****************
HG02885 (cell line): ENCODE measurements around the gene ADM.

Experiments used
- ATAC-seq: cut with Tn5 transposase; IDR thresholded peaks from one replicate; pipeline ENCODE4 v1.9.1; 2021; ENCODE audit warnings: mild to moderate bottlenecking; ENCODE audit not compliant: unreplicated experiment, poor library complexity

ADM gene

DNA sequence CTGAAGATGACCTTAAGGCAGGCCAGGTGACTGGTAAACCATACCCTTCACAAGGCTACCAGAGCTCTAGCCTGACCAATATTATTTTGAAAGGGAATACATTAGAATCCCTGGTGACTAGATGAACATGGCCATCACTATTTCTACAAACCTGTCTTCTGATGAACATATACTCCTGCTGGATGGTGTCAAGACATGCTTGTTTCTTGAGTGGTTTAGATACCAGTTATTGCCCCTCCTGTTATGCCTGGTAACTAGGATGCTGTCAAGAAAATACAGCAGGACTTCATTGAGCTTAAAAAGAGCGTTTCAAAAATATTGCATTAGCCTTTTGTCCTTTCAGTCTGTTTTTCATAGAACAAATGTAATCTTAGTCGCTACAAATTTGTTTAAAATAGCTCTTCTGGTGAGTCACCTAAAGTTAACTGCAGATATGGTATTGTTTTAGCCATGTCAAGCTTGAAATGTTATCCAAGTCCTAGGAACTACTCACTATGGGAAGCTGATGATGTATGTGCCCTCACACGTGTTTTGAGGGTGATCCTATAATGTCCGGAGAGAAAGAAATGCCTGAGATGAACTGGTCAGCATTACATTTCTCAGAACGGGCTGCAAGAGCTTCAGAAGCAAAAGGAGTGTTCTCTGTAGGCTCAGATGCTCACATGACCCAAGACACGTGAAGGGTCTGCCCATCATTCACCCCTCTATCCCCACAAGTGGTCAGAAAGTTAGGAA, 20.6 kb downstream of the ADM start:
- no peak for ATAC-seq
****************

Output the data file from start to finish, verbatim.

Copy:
HG02885 (cell line): ENCODE measurements around the gene ADM.

Experiments used
- ATAC-seq: cut with Tn5 transposase; IDR thresholded peaks from one replicate; pipeline ENCODE4 v1.9.1; 2021; ENCODE audit warnings: mild to moderate bottlenecking; ENCODE audit not compliant: unreplicated experiment, poor library complexity

ADM gene

DNA sequence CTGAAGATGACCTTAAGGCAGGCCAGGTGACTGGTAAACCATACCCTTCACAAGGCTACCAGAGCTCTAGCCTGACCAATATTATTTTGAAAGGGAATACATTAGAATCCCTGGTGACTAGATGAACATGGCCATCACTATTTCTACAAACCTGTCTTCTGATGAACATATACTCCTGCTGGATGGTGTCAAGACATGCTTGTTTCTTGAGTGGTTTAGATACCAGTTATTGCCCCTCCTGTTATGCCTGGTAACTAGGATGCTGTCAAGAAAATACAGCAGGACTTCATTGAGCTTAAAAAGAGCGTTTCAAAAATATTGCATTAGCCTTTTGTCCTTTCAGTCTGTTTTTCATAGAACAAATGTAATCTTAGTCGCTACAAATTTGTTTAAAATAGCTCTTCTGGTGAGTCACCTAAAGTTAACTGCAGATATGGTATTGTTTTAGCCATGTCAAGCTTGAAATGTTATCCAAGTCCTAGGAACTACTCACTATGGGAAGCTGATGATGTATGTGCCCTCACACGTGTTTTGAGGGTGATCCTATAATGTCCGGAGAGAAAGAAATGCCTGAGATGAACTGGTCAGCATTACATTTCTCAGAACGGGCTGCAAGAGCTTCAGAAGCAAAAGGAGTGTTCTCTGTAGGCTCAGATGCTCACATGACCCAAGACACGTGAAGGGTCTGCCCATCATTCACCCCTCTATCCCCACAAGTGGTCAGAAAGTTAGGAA, 20.6 kb downstream of the ADM start:
- no peak for ATAC-seq